From community pharmacy to healthy living pharmacy: positive early experiences from Portsmouth, England

David Brown, Jane Portlock, Zachariah Nazar, Paul Rutter

Research output: Contribution to journalArticlepeer-review


Background - Research has shown the potential for community pharmacies to promote better health and prevent disease by providing individual services in a limited range of settings. In the UK, the healthy living pharmacy (HLP) framework has been developed to allow pharmacies to provide a portfolio of such services tailored to local need. This paper reports an evaluation of the uptake and success of HLP introduction in Portsmouth, the original pathfinder site for a national program.

Objectives - To assesses the impact on service provision and staff engagement at an early stage in HLP program development.

Methods - Quantitative data, derived from pharmacy records, on service provision by HLPs (n = 17) and non-HLPs (n = 19) during April 2011–March 2012 was evaluated for trends and differences. Face-to-face interviews were conducted during November 2011 and February 2012, to gauge staff opinion on HLP development and sustainability, using interpretative phenomenological analysis.

Results - Significantly more clients per pharmacy were seen in HLPs than non-HLPs for the following services: targeted respiratory medicine use reviews (medians: 29 vs 11; P = 0.0167); smoking cessation at initiation (62 vs 18; P < 0.001) and at 4-week (26 vs 10; P < 0.001) and 12-week (5 vs 1; P = 0.023) follow-ups. Medians for alcohol awareness and weight management were appreciably higher in HLP pharmacies, but the differences did not reach statistical significance. Medians for clients seeking emergency hormonal contraception were comparable. Interviews with 38 staff from 32 pharmacies revealed a positive impact on service development in HLPs, largely engineered through revision of skill mix and additional training of non-pharmacist staff to become healthy living champions. Obstacles to HLP development were managing the increased workload, raising awareness of clients and other healthcare professionals of the services available, and receiving remuneration for service provision.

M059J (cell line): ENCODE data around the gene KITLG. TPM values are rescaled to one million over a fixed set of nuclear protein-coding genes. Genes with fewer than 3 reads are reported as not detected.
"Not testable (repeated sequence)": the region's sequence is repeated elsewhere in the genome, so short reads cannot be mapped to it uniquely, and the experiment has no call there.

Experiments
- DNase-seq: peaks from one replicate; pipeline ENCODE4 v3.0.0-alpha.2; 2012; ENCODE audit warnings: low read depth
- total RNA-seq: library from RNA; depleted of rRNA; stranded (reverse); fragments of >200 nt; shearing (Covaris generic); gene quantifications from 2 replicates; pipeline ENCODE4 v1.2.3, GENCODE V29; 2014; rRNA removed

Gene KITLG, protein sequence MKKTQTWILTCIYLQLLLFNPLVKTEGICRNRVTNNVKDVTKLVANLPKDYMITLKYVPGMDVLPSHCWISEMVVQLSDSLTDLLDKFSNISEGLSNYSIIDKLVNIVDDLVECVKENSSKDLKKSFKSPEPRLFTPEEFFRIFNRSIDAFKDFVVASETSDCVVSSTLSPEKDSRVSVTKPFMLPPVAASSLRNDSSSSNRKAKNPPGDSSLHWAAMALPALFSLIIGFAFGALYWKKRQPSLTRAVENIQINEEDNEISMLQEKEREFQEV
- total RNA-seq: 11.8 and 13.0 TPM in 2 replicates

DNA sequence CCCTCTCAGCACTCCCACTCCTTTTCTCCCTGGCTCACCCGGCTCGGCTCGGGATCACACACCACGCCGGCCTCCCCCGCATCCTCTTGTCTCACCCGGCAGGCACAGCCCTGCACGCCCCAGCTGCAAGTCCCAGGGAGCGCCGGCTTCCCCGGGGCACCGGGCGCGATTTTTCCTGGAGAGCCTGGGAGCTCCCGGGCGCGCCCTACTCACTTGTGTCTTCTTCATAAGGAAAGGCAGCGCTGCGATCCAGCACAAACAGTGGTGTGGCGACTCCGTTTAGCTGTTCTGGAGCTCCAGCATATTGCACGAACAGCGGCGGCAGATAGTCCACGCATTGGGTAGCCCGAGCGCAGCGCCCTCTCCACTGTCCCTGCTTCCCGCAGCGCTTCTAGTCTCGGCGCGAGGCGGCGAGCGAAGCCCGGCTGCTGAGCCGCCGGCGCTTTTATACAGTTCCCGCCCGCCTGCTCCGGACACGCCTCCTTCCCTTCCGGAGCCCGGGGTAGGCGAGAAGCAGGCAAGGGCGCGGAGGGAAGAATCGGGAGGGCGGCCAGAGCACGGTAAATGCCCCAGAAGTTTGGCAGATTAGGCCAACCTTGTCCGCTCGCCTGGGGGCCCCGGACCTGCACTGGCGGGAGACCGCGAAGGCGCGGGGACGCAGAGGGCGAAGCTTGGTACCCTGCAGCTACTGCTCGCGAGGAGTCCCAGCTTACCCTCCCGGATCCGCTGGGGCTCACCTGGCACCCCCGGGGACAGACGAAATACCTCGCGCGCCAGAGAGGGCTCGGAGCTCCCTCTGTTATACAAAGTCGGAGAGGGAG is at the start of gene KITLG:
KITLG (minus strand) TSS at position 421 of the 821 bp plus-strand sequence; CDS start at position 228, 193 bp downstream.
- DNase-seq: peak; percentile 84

Conclusions - These data point to a largely successful introduction of the HLP program in Portsmouth and the potential for improving client health. Staff interviews suggest that adoption and sustainability of the scheme depend on achieving the right skill mix, including the introduction of healthy living champions, motivation of the entire staff team and the provision of adequate funding for services offered.
Original languageEnglish
Pages (from-to)72-87
JournalResearch in Social and Administrative Pharmacy
Issue number1
Early online date2 Jun 2013
Publication statusPublished - 2014


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